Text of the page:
Netflix and drill: Where do the tech giants get their power?

Silicon Valley talks the talk on clean energy, but does it walk the walk?

Yeah, pretty much.

The big US internet and tech companies are vocal advocates for renewables, and most of the household names get the majority of their power from green sources, according to the this year’s Click Clean report from Greenpeace.

As the internet and technology industry continues to grow, so too does its energy needs.

Read how ‘greenest company in America’ Intel is a member of anti-climate lobby groups

The global IT sector – from its networks and datacentres down to its devices and manufacturing – accounted for roughly 7% of the world’s electricity consumption in 2012, and that figure is expected to rise.

One growth area promises to be online video, with streaming services already making up more than half of internet traffic.

So it’s worth flagging that internet TV giants Amazon and Netflix are failing to green their electricity supply like Apple, Facebook and Google.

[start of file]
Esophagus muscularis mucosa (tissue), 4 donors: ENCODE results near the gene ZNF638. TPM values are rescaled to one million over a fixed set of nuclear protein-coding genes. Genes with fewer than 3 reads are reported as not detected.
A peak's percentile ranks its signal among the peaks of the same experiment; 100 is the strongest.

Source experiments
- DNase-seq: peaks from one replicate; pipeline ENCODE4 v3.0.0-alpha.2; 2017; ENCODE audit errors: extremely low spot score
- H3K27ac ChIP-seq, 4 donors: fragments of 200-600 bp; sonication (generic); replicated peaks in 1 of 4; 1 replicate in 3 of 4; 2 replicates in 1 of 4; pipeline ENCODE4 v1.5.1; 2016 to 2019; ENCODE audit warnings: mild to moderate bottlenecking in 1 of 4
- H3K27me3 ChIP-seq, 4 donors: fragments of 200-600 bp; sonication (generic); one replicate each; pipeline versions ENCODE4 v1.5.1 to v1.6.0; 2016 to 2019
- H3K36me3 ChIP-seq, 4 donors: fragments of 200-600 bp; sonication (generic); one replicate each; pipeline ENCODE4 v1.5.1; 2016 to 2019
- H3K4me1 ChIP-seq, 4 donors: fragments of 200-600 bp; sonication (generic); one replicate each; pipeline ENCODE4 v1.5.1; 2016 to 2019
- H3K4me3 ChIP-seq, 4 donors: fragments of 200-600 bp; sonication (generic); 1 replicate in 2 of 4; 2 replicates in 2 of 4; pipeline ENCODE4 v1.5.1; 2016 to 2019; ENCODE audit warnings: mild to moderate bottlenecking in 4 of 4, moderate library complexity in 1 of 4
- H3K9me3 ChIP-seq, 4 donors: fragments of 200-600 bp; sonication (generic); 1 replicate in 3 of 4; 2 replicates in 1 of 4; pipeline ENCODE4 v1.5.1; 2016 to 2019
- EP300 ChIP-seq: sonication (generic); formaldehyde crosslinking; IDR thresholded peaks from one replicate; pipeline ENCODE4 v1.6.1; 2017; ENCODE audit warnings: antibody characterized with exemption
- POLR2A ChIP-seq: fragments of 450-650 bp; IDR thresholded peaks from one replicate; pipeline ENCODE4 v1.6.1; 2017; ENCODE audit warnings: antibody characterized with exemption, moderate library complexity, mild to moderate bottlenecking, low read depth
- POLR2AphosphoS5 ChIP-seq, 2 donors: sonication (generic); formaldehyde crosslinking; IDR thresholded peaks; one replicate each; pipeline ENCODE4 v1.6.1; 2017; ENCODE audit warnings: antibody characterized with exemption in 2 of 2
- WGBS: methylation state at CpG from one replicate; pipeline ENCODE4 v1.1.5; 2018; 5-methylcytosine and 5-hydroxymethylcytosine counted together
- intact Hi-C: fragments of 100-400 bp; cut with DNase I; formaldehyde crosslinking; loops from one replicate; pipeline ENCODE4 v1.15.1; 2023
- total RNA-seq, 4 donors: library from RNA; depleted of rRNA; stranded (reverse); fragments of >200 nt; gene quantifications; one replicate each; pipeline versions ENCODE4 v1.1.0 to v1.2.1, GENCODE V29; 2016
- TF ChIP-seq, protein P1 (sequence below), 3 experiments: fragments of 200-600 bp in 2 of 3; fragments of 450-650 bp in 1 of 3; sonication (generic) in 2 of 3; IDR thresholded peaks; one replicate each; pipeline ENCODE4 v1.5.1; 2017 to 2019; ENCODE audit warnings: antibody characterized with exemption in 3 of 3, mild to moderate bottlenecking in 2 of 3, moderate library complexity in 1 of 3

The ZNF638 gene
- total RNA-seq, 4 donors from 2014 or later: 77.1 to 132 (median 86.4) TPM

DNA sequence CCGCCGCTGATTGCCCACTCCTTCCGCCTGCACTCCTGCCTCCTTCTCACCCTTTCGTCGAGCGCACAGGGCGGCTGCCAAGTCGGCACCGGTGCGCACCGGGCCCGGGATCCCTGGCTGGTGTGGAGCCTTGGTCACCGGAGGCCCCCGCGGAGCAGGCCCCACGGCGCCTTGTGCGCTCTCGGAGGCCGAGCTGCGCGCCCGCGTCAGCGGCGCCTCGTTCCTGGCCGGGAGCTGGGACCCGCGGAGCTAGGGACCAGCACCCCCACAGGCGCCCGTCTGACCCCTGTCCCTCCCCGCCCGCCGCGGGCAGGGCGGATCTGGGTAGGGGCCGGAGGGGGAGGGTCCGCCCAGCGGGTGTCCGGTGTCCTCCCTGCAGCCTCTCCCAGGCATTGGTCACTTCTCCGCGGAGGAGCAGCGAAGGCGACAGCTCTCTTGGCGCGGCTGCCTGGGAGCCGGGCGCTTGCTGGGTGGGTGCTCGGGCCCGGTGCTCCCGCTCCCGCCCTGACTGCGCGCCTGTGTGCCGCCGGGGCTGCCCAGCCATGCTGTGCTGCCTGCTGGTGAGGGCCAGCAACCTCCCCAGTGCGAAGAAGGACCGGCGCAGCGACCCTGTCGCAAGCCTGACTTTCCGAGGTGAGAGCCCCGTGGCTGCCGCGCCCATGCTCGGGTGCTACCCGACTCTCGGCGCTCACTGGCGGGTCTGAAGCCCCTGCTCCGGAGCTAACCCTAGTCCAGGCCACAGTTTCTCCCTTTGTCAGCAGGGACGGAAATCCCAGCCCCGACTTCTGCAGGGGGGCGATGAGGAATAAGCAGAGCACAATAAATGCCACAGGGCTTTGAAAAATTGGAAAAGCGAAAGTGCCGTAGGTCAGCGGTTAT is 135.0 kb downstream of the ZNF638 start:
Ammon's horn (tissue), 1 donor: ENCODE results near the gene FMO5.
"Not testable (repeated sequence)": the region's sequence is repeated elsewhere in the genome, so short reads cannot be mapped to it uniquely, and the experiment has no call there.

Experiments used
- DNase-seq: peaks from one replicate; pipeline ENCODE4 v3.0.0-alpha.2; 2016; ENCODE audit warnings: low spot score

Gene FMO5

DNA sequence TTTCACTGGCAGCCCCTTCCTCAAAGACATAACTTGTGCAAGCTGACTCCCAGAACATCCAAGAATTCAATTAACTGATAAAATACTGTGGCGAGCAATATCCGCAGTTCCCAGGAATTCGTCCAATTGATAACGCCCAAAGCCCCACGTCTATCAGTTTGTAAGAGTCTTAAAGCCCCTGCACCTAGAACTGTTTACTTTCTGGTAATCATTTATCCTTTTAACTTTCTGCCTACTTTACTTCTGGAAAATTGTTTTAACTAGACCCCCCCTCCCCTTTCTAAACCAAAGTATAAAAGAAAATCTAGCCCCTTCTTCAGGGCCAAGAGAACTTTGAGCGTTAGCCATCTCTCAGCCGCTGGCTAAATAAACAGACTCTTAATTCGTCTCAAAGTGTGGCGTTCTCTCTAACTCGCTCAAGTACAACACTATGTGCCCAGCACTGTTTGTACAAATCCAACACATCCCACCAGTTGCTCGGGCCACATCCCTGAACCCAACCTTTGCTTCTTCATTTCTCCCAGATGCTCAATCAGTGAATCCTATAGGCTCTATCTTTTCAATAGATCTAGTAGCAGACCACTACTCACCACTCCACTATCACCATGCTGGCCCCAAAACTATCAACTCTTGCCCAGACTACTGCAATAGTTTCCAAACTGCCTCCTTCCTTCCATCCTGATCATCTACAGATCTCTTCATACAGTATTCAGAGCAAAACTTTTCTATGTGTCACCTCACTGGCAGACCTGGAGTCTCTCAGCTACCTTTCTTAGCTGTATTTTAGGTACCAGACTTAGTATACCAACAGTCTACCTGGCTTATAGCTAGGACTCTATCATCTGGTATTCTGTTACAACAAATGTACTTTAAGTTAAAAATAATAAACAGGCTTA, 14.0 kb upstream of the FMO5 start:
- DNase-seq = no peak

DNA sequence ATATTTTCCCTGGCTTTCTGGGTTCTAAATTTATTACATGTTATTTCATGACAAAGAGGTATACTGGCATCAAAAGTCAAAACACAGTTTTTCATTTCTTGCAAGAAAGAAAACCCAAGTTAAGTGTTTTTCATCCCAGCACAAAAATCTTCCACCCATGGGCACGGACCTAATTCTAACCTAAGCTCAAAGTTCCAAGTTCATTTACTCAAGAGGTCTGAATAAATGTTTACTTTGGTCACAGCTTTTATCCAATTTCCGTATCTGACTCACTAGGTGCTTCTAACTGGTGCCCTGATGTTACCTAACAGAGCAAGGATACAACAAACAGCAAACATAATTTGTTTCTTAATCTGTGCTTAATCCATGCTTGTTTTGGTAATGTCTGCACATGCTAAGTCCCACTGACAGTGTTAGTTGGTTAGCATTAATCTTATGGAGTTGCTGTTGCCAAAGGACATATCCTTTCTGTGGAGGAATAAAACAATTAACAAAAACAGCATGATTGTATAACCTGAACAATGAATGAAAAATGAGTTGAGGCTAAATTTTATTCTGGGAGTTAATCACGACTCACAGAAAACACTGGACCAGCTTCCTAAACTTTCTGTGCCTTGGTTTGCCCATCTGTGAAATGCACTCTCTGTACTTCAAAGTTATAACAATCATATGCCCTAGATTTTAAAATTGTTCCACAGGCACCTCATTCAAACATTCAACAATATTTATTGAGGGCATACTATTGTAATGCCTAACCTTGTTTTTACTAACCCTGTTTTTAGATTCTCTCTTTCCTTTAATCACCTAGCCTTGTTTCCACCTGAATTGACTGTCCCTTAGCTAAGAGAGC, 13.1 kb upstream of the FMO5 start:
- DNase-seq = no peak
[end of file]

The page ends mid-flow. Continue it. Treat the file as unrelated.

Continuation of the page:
By and large, the tech sector has been responsible for major gains for the US renewable energy industry, with IT companies making more than two thirds of the 3.4GW worth green deals signed in 2015.

Tech rankings

As the graph above shows, three of the biggest technology companies are primarily powered by renewables.

Shiny green Apple gets over ¾ of its electricity for the iCloud from green energy sources, can it make good on its pledge to power the iFactory with renewables too?

Facebook is keen on green since things got complicated with coal, with the social media giant hoping to hit 100% renewable in the coming years.

Google was one of the first engines behind a renewably powered internet, and is now searching for enough renewable energy that will meet their needs 24/7.

Despite all that, however, some tech majors are still majorly fossil fuelled, including a significant share from coal.

Amazon, for one, is certainly not Prime when it comes to renewable energy, and Netflix, which relies on the same data centers as Amazon, has yet to see that green is the new black.

I’ll show myself out.

Read the full report here